Yimin Xu, UNSW Sydney and Guangyi Pan, UNSW Sydney
A prequel to the 2019 film Wandering Earth, the Chinese blockbuster hit Wandering Earth II opens on a futuristic dystopia where the dying Sun is about to explode and engulf Earth.
A survival strategy is proposed: the Wandering Earth Project will build giant engines and use them to propel Earth away from the Sun.
Amid a global crisis, China rises to save the world. Western countries descend into chaos. Using state-of-the-art made-in-China technologies, China carries out the Wandering Earth Project – disregarding the cost of lives lost.
Now released globally, Wandering Earth II has earned more than half a billion dollars in China since it opened on January 22. It has also achieved critical success in its home country, with domestic media saying it exemplifies a “Chinese-style space romance”.
Adapted from a short science fiction story by celebrated Chinese author Liu Cixin, at first sight the plot will seem very familiar to fans of Hollywood.
But this film speaks to China’s growing ambition of leading global governance, and its embrace of collectivism and consequentialism.
Chinese science fiction
These political imaginations are not recent. They are deeply rooted in China’s political traditions, along with the development of science fiction literature in China.
Western science fiction was first translated into Chinese in 1902, at a time when Chinese thinkers called for learning from the West to “subdue” the West: a self-salvation plan to modernize China.
Science fiction was taken as an educational tool to disseminate Western sciences. Science fiction enabled China to imagine a bright future when it achieved national independence from Westerners – or became a new power in international politics.
An early Chinese science fiction book was The New Era, published in 1908. This book envisioned China would rise as a regional power in 1999 and secure peace in the Asian continent.
Chinese science fiction began by learning from Western counterparts at the turn of the 20th century when works of Jules Verne and H.G. Wells were widely translated and read in China.
After 1949, however, the genre followed the footsteps of the Soviet Union in its imagination of how science and technology could be better used in the hands of communists than Western capitalists.
East versus West
Wandering Earth II continues this tradition of praising the science possible under communism, and positioning China as a global power. Here, China invests the most resources — technological, financial and human — in saving Earth.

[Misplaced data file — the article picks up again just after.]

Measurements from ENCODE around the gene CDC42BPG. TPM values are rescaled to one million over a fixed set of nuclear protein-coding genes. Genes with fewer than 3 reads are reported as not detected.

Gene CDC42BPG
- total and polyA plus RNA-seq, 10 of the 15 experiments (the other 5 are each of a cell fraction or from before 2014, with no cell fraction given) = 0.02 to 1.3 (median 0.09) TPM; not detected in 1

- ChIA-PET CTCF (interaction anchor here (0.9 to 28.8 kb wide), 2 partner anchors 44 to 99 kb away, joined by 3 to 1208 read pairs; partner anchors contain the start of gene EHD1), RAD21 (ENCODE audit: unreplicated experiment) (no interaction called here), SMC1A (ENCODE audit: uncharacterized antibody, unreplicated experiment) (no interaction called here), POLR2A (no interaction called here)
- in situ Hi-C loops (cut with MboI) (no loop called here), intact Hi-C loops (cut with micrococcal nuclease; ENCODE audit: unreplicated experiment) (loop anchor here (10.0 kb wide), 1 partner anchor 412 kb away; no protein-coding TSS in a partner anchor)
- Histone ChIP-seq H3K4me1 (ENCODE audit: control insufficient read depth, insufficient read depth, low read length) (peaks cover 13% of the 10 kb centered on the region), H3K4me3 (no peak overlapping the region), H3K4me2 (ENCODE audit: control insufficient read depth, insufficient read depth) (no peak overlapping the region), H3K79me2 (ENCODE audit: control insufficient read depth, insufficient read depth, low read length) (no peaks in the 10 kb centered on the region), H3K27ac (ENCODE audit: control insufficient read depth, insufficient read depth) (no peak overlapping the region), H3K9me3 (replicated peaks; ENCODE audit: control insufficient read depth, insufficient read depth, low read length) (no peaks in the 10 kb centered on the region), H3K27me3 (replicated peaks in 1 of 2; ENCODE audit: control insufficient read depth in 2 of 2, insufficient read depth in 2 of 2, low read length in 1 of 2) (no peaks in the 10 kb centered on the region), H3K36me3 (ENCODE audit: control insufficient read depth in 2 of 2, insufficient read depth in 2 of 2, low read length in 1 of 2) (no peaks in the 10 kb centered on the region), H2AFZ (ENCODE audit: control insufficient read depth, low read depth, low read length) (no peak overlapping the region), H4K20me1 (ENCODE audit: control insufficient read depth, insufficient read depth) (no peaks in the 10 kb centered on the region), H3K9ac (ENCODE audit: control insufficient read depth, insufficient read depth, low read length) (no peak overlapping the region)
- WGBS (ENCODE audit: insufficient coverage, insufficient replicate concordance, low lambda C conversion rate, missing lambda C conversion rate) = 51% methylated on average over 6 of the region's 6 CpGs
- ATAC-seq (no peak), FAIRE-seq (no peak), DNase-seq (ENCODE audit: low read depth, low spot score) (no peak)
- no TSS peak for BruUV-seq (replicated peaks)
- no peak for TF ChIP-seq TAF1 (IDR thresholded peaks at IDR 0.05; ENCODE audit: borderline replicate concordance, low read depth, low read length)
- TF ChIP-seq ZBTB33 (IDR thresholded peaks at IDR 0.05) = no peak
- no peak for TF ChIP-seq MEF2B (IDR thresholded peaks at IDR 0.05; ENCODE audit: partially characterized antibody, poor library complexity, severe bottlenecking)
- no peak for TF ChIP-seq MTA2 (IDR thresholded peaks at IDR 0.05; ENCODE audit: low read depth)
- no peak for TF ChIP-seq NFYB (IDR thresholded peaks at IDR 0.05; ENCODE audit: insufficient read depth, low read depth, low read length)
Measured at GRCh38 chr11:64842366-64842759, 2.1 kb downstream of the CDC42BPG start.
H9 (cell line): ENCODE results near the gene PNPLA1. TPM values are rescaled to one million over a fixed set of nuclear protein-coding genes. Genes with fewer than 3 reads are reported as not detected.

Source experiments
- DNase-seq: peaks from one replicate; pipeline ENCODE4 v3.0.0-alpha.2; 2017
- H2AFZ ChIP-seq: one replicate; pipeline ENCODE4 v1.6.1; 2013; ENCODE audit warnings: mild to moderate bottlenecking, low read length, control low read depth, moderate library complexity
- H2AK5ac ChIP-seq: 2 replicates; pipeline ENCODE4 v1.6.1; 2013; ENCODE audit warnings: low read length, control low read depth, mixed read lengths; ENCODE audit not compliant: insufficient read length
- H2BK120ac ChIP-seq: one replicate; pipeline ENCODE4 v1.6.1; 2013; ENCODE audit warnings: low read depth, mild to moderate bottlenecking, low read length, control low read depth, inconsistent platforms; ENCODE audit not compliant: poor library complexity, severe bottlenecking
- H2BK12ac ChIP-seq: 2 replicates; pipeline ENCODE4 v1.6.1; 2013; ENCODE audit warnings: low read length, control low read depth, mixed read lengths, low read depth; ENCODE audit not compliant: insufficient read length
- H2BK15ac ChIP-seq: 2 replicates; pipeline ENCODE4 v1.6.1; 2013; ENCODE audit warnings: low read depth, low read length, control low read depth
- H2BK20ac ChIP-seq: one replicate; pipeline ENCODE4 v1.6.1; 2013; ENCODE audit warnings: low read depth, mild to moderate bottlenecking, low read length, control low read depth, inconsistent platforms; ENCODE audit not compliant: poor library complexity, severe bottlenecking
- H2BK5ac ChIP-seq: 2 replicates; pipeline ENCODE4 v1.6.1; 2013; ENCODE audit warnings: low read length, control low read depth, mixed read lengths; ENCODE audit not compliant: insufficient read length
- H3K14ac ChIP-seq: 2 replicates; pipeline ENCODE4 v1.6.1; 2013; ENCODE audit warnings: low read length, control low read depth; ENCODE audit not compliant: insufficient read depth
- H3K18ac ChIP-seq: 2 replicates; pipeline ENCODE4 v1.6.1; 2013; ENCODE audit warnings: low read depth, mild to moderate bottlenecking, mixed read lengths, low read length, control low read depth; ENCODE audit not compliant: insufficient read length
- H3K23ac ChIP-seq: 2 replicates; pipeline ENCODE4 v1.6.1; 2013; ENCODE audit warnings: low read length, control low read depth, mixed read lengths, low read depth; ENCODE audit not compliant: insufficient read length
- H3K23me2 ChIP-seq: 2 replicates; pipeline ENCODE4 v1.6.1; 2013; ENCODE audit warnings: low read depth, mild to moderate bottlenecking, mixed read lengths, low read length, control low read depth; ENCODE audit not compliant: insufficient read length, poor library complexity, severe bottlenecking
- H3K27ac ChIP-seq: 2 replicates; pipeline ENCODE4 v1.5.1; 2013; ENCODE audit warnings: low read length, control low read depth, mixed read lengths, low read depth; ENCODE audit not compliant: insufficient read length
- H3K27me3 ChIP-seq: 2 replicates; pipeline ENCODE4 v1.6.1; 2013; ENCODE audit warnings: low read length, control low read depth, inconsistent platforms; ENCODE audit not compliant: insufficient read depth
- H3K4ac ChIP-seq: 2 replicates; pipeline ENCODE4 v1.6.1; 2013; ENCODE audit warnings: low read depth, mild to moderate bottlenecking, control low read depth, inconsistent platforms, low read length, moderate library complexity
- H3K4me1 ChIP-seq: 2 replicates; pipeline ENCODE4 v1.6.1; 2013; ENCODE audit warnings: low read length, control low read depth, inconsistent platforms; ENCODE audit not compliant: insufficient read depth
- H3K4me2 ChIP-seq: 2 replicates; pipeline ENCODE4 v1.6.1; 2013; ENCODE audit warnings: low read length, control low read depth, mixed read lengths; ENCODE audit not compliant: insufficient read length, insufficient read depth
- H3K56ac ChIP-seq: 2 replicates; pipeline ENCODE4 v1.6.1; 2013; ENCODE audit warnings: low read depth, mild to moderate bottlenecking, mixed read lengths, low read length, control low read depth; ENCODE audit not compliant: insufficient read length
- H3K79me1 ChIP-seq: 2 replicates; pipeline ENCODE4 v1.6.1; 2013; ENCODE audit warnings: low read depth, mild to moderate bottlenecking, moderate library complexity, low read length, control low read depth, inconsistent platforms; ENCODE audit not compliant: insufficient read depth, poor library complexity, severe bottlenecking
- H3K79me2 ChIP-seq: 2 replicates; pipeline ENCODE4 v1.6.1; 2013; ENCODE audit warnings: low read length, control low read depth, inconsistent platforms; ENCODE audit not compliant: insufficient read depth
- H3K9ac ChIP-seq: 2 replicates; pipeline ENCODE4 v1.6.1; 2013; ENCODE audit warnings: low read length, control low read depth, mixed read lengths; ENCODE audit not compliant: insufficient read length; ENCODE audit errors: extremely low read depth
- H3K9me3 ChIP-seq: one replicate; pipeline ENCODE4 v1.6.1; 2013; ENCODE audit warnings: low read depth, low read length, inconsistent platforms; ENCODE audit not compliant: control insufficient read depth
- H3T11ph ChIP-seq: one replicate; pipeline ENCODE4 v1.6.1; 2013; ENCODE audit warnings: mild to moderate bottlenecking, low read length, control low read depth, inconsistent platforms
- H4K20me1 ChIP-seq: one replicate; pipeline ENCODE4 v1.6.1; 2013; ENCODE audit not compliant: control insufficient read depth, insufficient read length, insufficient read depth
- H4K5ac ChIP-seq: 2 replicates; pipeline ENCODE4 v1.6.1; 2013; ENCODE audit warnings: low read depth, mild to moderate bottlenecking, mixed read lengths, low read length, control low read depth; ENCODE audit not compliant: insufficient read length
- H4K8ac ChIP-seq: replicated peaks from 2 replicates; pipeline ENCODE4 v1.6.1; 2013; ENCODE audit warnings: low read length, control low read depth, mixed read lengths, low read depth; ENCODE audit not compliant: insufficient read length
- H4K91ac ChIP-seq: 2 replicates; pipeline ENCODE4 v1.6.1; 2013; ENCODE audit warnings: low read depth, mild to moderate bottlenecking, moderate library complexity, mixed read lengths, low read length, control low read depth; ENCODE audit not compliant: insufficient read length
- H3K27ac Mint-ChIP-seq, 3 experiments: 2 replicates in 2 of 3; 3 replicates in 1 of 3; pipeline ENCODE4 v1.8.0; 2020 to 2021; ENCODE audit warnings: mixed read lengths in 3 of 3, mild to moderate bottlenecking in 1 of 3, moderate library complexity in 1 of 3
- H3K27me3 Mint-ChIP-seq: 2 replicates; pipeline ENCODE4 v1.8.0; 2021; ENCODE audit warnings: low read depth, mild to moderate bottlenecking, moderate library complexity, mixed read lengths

The West is often represented as a rival in Chinese science fiction literature. Alternatively, it serves as a witness to China’s victory: in Wandering Earth II, even the United States has to consult a Chinese diplomat for advice.
This diplomat, Mr. Zhou, bears a remarkable resemblance to Zhou Enlai, China’s first premier under Mao Zedong’s leadership. As a diplomat, Zhou Enlai helped China negotiate regional disputes with neighboring countries.
Today, Xi’s “community of common destiny” is shaking the world order.
China’s leadership in Wandering Earth II’s “united Earth government” echoes the increasingly assertive image of China in global politics.
The Wandering Earth Project exemplifies Chinese collectivism when old astronauts voluntarily join in a suicide mission — although some of them are not given a chance to speak.
Chinese history is permeated with political myths of individual sacrifices, derived from the long-existing authoritarian regime.
After communism won in 1949, “for the people” became supreme doctrine: the new government worked to eliminate remaining bourgeois liberal thoughts, and build revolutionary heroes. Individual interest was reduced to be secondary to service for the nation.
A key part of Chinese political life is the collective ideology of conspicuous consequentialism: that is, the morality of an action is measured only in its consequences.
Taking human survival as its goal, the supreme artificial intelligence in the film pushes Earth to the verge of destruction to test the willingness of human unity.
Despite the “good” intentions of this artificial intelligence, it drags everyone’s life into extreme danger and leaves more than half the world’s population on a barren and frozen Earth without atmospheric protection.
No one in Wandering Earth II questions this draconian decision-making logic. Indeed, when the AI’s true purpose is revealed at the end of the film, the human survivors eulogize its intelligence, forgetting the high price they have paid.
There are many parallels to draw between Wandering Earth II and modern Chinese society.
Today in China, the authoritarian bureaucracy emphasizes results, while the policy goals — whether extensive economic growth or COVID-zero — lead to a moral dilemma between overall outcome and individual losses in the process.
When the greater good is achieved, individual sacrifices are lightly portrayed as a necessary cost and a “detour” in the development – which, of course, can be forgivable, and then forgettable.
In contrast to Kant’s humans are ends, not means, both Wandering Earth II and Chinese politics conceive the opposite.
Image: Weibo @华人影业CMCPICTURES
Yimin Xu, Ph.D student at School of Humanities & Language, Faculty of Arts, Design & Architecture, UNSW Sydney, and Guangyi Pan, PhD candidate, UNSW Sydney.
This article is republished from The Conversation under a Creative Commons license. Read the original article.
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